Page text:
Isabelle Watts portrait

Written by Isabelle Watts

We are a Young Economic Summit Team from Sheffield Girls' who have reached the UK national finals. This is a topic we are all passionate about, and we have come up with a solution to reduce the discrimination migrants face.

As part of the Young Economic Summit we have researched the challenges migrants face and have developed a solution to mitigate these challenges. We are passionate about mitigating the discrimination migrants face and ensuring that they feel welcome into the countries which they choose to migrate to.

What challenges do migrants face?

Migrants face many challenges when they migrate due to discrimination from domestic born citizens. The media often fuels the discrimination by oversimplifying, misrepresenting or embellishing stories in order to attract attention. Consequently, people’s perception of migrants becomes negative and in many countries, such as the UK, migrants are seen as poorer, less educated and more likely to be unemployed than is the case. This creates barriers between migrants and domestic born citizens as they have pre made judgements of what they believe migrants to be

However, it isn’t just the media that is exacerbating the challenges migrants face; it is also the policies implemented by the government. In recent weeks, the government has announced a new policy whereby any adult who comes to the UK without authorisation could be considered for relocation to Rwanda. Not only does this policy take away refugees’ control of their own lives and makes them more vulnerable to smugglers and traffickers, it also creates the idea that countries can pay to get rid of the responsibilities they signed up to under the 1951 Geneva Convention.

The desired situation:

The desired situation is a cohesive society where migrants and domestic born citizens are integrated and migrants feel welcomed into a country. Whilst migrants may inevitably face challenges, the aim is to try and support them as well as possible and remove the discrimination and intolerance of our society.

How to reach the desired solution:

One way in which we are trying to reach the desired situation is by conducting PSHE lessons on migration. In the long run this would reduce the discrimination migrants face as children will be taught what the different types of migrants are, what challenges they face, how to spot misinformation, as well as addressing the biases they may have already developed. Moreover, a supportive atmosphere will be created which encourages children to talk about their cultures and be proud of them. It is imperative that these lessons take place in primary school as by the age of 12/13, attitudes to race are fixed and become increasingly harder to alter.  Although migration is in the PSHE curriculum, it isn’t compulsory and many schools avoid it. Therefore, we propose that set lesson plans are made which are compulsory to teach in PSHE lessons.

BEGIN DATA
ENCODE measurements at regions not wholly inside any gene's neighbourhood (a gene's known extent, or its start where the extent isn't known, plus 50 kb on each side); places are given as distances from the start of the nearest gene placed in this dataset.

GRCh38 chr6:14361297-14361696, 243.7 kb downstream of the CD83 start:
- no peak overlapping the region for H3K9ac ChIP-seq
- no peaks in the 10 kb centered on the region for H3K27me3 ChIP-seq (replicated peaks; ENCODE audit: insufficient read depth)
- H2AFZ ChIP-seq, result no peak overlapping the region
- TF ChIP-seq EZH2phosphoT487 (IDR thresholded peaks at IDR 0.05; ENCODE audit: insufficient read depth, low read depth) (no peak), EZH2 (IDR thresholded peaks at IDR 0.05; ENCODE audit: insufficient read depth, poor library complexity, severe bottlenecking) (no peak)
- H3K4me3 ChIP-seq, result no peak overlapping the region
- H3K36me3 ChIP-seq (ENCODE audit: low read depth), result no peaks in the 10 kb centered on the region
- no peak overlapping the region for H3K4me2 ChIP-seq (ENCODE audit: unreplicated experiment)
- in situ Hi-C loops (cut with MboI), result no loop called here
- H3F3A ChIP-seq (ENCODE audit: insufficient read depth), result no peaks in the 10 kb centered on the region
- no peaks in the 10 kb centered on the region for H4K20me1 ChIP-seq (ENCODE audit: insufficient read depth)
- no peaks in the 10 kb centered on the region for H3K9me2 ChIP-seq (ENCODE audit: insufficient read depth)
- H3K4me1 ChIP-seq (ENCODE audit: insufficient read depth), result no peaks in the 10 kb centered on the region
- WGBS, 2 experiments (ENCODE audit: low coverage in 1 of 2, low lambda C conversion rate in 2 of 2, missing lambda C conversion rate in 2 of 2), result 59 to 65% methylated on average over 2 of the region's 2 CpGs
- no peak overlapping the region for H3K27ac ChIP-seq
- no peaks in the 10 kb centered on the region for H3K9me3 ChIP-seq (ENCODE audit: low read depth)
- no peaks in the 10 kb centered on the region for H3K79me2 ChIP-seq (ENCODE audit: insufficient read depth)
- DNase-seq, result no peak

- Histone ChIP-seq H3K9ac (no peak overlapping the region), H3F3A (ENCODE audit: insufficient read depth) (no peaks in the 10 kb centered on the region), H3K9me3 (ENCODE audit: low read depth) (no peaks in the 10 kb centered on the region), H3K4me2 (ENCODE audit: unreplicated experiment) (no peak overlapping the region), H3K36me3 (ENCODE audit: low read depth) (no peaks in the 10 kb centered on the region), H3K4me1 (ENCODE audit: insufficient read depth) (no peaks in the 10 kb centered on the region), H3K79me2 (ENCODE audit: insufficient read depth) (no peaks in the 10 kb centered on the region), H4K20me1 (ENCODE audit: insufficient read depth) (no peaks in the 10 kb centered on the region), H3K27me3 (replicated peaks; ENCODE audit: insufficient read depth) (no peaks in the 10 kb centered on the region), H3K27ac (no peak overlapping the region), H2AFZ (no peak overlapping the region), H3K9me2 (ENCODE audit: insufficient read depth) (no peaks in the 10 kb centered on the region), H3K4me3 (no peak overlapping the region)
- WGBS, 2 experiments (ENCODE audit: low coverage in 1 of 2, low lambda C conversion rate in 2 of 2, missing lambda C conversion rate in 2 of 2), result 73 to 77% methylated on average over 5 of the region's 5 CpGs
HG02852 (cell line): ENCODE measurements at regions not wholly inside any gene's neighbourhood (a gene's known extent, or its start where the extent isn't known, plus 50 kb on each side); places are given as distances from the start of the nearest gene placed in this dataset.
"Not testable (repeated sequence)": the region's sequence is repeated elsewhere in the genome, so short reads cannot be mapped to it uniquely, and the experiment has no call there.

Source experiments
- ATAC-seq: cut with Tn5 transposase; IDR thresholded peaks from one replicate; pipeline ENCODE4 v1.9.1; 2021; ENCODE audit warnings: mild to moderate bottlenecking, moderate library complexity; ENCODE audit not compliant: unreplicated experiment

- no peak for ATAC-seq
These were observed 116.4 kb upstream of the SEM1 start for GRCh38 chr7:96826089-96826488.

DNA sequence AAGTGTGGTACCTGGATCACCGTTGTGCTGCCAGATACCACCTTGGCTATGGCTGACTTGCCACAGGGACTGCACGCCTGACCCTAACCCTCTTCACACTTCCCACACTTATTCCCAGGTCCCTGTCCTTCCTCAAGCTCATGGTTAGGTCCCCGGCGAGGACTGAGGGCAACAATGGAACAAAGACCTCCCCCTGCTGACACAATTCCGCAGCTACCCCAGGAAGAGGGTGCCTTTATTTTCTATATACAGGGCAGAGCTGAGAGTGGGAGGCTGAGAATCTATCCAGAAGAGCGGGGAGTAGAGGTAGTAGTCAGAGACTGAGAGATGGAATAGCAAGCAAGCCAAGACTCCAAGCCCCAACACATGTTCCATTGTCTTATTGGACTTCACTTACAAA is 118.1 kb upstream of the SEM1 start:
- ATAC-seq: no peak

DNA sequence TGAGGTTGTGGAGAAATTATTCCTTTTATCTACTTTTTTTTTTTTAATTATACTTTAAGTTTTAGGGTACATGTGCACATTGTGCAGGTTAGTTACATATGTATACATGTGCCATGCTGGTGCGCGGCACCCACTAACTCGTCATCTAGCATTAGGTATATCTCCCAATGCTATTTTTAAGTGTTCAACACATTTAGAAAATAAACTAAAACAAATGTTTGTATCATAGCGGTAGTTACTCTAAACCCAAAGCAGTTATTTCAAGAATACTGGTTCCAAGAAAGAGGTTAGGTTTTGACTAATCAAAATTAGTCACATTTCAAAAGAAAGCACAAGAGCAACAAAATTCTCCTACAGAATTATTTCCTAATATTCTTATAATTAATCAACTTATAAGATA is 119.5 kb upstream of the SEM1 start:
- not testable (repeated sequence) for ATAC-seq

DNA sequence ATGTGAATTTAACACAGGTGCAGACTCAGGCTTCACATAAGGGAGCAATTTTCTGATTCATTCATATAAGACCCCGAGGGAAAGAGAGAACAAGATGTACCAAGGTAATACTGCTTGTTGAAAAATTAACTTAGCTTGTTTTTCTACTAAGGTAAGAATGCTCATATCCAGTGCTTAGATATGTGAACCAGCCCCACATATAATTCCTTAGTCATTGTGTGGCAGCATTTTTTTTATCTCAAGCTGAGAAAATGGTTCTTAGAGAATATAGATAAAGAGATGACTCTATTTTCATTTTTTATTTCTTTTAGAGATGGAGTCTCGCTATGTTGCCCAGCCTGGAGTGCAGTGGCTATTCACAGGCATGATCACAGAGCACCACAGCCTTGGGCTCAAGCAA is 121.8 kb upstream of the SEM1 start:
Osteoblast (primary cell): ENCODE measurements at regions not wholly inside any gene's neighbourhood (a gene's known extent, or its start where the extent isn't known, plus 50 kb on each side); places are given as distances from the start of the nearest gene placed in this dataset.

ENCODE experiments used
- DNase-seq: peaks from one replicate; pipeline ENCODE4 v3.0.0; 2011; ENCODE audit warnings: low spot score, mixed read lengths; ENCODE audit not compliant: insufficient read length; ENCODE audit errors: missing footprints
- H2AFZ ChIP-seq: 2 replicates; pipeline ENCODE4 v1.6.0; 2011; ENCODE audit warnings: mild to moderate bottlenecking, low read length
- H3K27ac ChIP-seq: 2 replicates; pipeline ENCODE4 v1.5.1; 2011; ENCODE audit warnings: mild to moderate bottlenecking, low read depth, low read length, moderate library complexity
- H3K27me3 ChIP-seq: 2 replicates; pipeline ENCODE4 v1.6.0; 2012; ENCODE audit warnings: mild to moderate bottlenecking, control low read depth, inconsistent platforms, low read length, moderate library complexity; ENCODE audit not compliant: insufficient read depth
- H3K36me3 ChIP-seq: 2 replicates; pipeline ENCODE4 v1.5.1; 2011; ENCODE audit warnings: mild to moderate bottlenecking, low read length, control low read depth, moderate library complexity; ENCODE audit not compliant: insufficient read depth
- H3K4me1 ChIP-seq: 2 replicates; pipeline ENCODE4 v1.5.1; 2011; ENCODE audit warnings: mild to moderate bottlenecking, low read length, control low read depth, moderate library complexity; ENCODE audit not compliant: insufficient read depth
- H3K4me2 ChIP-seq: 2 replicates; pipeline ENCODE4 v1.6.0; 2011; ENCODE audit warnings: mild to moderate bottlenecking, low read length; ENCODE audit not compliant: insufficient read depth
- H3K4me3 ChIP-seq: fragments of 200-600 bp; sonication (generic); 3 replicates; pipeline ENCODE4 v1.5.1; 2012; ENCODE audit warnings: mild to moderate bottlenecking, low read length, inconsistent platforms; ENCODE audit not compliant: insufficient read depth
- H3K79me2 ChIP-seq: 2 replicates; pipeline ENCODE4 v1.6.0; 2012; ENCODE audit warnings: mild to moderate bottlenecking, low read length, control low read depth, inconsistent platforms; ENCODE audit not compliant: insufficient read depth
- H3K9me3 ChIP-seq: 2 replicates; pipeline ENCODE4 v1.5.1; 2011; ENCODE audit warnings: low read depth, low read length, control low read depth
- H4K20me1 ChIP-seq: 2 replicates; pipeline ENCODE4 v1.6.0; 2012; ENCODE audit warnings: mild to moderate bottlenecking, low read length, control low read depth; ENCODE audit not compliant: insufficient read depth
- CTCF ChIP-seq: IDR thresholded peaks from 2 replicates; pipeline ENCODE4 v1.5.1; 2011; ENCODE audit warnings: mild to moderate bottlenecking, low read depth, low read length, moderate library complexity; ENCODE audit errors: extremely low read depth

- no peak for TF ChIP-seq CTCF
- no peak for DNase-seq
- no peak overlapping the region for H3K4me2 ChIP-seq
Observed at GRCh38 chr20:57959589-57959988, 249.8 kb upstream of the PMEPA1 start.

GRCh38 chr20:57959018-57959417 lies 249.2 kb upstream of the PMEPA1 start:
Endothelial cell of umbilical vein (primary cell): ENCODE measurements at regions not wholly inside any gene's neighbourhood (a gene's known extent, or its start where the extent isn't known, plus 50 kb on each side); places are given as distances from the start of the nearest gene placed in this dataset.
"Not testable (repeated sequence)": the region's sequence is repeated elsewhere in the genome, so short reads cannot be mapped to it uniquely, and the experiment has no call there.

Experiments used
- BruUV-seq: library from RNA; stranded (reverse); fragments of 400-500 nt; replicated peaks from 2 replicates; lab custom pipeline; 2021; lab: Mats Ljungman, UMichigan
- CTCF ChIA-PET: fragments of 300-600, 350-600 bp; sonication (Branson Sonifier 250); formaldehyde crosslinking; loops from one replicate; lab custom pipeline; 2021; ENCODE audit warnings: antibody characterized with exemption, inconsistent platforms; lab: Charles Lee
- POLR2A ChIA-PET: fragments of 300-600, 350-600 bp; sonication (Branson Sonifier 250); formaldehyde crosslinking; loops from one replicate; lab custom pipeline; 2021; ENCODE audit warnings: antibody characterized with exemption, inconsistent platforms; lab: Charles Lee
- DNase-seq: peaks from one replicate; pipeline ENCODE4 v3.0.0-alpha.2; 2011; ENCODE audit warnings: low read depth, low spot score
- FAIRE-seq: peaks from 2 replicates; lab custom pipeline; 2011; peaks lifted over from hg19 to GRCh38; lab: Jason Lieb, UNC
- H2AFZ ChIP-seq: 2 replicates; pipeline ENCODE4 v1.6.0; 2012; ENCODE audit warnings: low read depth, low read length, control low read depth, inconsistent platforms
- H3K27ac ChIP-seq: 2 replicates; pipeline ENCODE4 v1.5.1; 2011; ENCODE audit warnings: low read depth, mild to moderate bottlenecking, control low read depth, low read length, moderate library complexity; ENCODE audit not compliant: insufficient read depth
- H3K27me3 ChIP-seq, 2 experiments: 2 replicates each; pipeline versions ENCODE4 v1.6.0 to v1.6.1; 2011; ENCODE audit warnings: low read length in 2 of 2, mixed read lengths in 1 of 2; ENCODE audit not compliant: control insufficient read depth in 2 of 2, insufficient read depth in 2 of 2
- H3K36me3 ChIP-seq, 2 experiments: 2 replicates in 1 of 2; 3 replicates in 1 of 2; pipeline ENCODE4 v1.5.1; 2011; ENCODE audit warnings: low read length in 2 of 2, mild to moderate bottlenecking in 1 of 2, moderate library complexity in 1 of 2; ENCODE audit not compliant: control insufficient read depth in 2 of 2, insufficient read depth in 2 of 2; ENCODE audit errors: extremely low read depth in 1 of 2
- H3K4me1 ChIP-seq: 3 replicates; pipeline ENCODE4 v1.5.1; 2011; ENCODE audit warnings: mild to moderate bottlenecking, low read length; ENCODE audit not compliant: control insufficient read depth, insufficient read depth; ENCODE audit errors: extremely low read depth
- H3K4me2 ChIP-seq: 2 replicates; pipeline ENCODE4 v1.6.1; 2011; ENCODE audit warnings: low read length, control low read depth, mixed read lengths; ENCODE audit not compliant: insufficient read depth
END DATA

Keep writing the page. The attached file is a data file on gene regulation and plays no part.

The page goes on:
Another aspect of our solution is a widespread social media campaign reducing the misinformation spread about migrants. As part of this we have created eye catching social media posts that have facts that break down the stereotypes surrounding migrants. Consequently, people’s perception of migrants will begin to change and prejudices will be broken down.

Overall, we propose a twofold approach that takes into account the short and longer term. The national anti-racism media campaign will reduce discrimination in the short run, whilst the PSHE lessons will have a longer term effect. We believe that this is the most efficient strategy of reducing the discrimination migrants face due to misinformation, and allowing society to become more cohesive.

Please visit our website to find out more about our research, and fill in the form to show support for our solution.




  1. Conzo P and others, ‘Negative Media Portrayals Of Immigrants Increase Ingroup Favouritism And Hostile Physiological And Emotional Reactions’ (2021) 11 Scientific Reports
  2. ‘What Are The Predominant Stereotypes About Immigrants Today?’ (Re-imagining Migration) <> accessed 15 May 2022
  3. Beirens H, and Davidoff-Gore S, ‘The UK-Rwanda Agreement Represents Another Blow To Territorial Asylum’ (Migration Policy Institute, 2022) <> accessed 15 May 2022
  4. Beirens H, and Davidoff-Gore S, ‘The UK-Rwanda Agreement Represents Another Blow To Territorial Asylum’ (Migration Policy Institute, 2022) <> accessed 15 May 2022
  5. Barnes D, ‘Why Helping Children Understand The Complexities Of Migration Is Vital’ (Teachwire, 2022) <> accessed 15 May 2022
  6. ‘Plan Your Relationships, Sex And Health Curriculum’ (GOV.UK, 2022) <> accessed 16 May 2022